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Help Your Board Be Its Best

by Mike Smith • August 14, 2015

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In this follow-up article to my previous one on the basics of running a board, I’d like to share some things I’ve learned over the past 30 years about the relationship side of board leadership.

A board is more than a group of people who run an organization. It’s a team of people focused on a shared vision. So when we’re serving on or chairing a board, we need to foster cooperation, unity, and inspiration. The following ideas will help as you pursue these goals.

Designate one meeting for the purpose of doing your strategic planning for the entire year. At this meeting, set your goals for the future and evaluate your past year’s performance.

If your organization can afford it, try to meet at least once a year at a nice location that will help you find inspiration. Use this atmosphere to get to know each other better and bond your hearts together. Normally, this meeting should be your annual strategic planning session. You will find that as a result of these kinds of destination meetings, friendships will develop. (Note that maintaining board friendships is a difficult balance. We still have to maintain our objectivity and always act in the best interest of the organization, even though it might mean differing with our friends on the board.)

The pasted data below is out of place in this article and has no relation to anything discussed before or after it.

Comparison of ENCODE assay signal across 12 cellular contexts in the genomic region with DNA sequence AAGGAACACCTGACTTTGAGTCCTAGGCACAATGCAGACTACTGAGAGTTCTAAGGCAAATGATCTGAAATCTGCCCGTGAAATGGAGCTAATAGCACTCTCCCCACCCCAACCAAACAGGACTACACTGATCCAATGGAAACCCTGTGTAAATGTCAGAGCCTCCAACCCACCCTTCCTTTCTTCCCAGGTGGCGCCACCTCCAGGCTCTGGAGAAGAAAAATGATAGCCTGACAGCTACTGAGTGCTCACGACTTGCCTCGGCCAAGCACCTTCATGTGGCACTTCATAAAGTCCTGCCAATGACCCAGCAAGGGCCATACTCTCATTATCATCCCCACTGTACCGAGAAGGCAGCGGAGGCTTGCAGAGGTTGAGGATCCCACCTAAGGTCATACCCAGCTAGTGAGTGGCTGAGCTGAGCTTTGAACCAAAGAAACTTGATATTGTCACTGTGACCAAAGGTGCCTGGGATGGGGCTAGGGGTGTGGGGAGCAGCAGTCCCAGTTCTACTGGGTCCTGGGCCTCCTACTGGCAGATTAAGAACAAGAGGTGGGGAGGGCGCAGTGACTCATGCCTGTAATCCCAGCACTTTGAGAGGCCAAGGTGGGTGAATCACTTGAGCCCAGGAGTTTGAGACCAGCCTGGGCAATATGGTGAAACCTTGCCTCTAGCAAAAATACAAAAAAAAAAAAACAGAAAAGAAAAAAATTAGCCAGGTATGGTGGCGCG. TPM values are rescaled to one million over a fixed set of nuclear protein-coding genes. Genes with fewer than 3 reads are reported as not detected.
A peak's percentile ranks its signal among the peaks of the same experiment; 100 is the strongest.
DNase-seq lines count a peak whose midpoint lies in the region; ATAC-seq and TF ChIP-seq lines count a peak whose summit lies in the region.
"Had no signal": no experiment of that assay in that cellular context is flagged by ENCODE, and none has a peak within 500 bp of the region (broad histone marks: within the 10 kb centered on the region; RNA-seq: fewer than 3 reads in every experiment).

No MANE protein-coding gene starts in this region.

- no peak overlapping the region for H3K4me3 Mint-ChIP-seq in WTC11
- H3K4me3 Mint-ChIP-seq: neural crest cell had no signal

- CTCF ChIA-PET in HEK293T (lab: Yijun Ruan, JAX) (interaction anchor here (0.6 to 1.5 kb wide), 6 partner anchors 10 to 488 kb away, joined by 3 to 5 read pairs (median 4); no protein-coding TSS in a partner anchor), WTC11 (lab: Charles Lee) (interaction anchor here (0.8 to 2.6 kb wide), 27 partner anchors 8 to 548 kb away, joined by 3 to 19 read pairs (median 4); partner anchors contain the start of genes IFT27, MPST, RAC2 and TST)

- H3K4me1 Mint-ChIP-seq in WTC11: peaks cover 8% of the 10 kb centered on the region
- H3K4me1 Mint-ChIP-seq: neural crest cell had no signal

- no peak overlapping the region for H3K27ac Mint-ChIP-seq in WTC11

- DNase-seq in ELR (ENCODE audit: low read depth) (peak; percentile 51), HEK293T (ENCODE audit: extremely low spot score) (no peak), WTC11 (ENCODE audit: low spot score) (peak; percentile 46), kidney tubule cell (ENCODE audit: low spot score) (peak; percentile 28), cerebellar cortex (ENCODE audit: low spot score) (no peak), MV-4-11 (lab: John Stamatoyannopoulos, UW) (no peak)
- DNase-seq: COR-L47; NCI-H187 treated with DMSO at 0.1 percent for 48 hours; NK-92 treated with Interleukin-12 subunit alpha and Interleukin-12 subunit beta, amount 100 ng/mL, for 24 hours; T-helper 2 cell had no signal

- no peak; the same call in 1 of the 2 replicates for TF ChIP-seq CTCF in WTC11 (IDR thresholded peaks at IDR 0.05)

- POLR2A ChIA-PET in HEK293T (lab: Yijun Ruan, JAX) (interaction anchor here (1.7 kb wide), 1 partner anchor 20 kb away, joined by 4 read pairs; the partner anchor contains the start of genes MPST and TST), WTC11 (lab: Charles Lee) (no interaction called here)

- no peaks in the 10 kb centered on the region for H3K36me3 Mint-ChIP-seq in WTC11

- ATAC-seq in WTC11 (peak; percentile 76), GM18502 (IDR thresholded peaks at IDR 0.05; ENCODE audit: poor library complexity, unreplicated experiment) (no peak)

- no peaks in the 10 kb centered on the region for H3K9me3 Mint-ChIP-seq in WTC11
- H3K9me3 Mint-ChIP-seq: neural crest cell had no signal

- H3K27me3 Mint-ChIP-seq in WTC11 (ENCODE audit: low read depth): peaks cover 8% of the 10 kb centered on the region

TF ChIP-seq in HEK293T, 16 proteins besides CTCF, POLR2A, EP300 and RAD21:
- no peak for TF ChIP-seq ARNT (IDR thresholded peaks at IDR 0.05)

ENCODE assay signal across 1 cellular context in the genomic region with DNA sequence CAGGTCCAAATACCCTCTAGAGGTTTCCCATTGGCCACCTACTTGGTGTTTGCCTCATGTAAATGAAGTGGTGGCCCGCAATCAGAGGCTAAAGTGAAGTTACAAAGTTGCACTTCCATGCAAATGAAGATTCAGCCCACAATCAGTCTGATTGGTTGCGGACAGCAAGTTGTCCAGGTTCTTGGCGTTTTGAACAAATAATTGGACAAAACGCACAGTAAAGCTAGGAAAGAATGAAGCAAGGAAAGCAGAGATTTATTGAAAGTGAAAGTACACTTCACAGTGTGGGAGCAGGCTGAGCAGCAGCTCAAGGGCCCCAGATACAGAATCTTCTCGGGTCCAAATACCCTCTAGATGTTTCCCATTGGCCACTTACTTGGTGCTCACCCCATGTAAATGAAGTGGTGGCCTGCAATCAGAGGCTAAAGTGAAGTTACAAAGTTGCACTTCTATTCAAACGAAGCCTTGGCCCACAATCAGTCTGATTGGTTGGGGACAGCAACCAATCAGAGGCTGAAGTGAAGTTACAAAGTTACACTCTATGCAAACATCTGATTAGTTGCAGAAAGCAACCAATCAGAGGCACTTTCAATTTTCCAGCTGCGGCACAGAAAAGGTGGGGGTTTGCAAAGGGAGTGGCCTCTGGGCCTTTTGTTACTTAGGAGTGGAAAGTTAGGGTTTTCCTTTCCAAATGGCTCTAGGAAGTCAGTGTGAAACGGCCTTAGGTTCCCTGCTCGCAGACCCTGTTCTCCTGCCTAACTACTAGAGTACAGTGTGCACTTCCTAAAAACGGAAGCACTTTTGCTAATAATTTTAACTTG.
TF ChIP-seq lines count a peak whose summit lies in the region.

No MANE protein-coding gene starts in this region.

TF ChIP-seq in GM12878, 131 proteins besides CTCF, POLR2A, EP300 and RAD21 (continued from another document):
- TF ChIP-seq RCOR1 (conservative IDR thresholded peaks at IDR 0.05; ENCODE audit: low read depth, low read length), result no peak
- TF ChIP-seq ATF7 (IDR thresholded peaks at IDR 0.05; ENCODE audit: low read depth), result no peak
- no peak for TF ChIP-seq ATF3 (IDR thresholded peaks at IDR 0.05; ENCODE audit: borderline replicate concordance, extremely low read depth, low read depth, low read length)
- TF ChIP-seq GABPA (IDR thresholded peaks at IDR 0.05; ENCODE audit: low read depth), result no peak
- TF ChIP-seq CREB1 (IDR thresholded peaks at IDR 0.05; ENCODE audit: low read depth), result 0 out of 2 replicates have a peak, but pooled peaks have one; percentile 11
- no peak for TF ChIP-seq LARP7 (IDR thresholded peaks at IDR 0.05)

Purpose to find a way for our board to be evaluated by others. We all have our blind spots, and it is valuable to know what our constituents (or would-be constituents) are thinking about our organization. We want to remain relevant. The face of homeschooling is changing, and a good board will have its finger on the pulse of what newer homeschoolers want from their organization.

Attempt to unite your board members’ hearts, not just their minds, to your organization and each other. If you are all Christians, it’s a good idea to pray before each board meeting. Use this time to pray personally for each other, as this is a way to bond. Be patient with the different personalities that will be manifested in the board meetings. Never make hasty decisions—if you feel like you’re being pressured to make a decision, don’t. Wait until you have had time to clearly think through the alternatives and the consequences of that decision.

Be reasonable in taking on responsibilities. It may be generally true that if we want something done, we shouldn’t ask someone who is doing nothing to do it. But each person has his or her limits. Volunteer boards have to share the load, and the consequences of one person dropping the ball could be significant in terms of organizational impact. Pray and seek counsel, especially from your spouse, before accepting a board position and before taking on responsibilities. If you see that you can’t really be an active participant because of other commitments or lack of zeal, please resign, don’t hang around.